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One of my recommenders told me that she thinks my thesis advisor is just being a "responsible researcher"; according to her, the prof hasn't seen me in three years and is just being cautious of vouching for someone whom they haven't seen in such a long time and cannot speak to my present-day abilities. This other recommender assured me that the lack of my thesis advisor's letter does not reflect poorly on me, but I find it hard to believe her. To my knowledge, there hasn't been an incident wherein I offended this prof or damaged our relationship and I am pretty annoyed at the fact that they did not even give me a reason why they couldn't write a letter- all these assumptions are driving me crazy! I have already drafted a second request for a LoR email in which I point out my advisor's crucial role in my career path and their unique position to speak to my research capabilities. I avoided the apologetic tone from my previous email and asked if a mid-January deadline gives them enough time to write one. I haven't sent it yet.

Send it. It wouldn't hurt. In the meantime, keep looking for someone else who's willing to help.

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I'm going to jump in to agree that I wouldn't try to push for a letter of recommendation for someone who is unwilling to write one. I'm curious as to how the prof worded the rejection. If it were truly a matter of lack of time, I think he(/she?) would have mentioned it. (In fact, I get the impression that a lot of professors use the time thing as an excuse when they just don't want to write a letter). If it were a matter of having not seen you in three years, once again, it would have made sense for the prof to mention that as well. Or the prof could have just ignored your request. Something doesn't quite add up.

Go ahead and send another letter, especially if you think your wording might have negatively influenced the response. But this prof does not sound like an ideal letter-writer either way.

I'm only applying right now, so take the following with a grain of salt, but I don't think that not having your thesis adviser write you a letter would kill your application. There are a million reasons that this could have happened - for all the adcom knows, the prof is currently going through cancer treatment or is on sabbatical in the Keeling Islands without Internet access...I think your thesis reader sounds like a decent sub. I'm not sure about mentioning the original prof, however, as that might bring attention to it, as you said. I guess it's hard to judge that one out of context.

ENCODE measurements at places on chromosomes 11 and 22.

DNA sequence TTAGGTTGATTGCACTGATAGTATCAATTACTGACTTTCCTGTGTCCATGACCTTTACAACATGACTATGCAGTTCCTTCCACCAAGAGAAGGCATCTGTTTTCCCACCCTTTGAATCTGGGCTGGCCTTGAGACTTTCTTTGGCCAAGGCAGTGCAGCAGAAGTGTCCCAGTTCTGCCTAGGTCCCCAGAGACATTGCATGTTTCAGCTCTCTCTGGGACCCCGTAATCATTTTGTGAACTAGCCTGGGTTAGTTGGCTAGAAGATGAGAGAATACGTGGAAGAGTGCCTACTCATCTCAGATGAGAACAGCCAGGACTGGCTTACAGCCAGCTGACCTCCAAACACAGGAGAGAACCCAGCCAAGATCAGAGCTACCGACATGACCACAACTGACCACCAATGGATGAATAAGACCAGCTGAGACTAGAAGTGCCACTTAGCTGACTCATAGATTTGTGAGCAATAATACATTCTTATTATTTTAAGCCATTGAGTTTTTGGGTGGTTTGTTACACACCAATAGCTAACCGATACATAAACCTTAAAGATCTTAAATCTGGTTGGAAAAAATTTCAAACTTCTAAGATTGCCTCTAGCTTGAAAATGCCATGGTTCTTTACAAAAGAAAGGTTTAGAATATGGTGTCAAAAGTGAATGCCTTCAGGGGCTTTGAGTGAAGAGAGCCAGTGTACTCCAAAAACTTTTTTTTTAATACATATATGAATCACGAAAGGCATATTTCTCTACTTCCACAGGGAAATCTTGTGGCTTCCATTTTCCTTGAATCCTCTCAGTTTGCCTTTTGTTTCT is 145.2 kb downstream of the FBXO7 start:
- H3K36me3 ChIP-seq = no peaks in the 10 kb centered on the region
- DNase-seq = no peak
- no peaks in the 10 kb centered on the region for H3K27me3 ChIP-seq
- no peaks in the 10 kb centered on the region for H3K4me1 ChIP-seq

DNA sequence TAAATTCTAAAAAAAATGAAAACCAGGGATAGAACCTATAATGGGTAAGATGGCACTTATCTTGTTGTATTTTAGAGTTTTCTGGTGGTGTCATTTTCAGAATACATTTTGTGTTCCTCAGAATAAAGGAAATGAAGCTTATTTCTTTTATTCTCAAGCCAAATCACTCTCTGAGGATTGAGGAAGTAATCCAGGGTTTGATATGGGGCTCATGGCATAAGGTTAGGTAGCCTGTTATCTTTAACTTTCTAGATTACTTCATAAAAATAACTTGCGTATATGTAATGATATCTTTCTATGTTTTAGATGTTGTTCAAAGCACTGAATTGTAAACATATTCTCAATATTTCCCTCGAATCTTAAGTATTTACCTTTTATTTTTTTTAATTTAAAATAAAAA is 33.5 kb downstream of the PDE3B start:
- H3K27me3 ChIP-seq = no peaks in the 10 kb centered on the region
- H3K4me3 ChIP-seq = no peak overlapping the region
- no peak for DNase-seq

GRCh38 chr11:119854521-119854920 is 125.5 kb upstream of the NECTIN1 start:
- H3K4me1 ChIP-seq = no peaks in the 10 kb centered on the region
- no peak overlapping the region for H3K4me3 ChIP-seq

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One of my recommenders told me that she thinks my thesis advisor is just being a "responsible researcher"; according to her, the prof hasn't seen me in three years and is just being cautious of vouching for someone whom they haven't seen in such a long time and cannot speak to my present-day abilities.

That is a very weak response. You are not the only future grad student who has taken time off. I have, and so have tons of other people. I don't understand why he won't do this. When you sign up to be a prof., LOR writing is one of your responsibilities. As far as I'm concerned, he has already burned the bridge.

At this junction, I'm on the fence. For whatever reason, he doesn't want to write a letter. It's not good to get letters from folks who aren't 100% on board. However, not having a thesis advisor's rec is very bothersome. I'd try to get his AND your reader's rec. I think you'd benefit from having 4 recs.

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That is a very weak response. You are not the only future grad student who has taken time off. I have, and so have tons of other people. I don't understand why he won't do this. When you sign up to be a prof., LOR writing is one of your responsibilities. As far as I'm concerned, he has already burned the bridge.

At this junction, I'm on the fence. For whatever reason, he doesn't want to write a letter. It's not good to get letters from folks who aren't 100% on board. However, not having a thesis advisor's rec is very bothersome. I'd try to get his AND your reader's rec. I think you'd benefit from having 4 recs.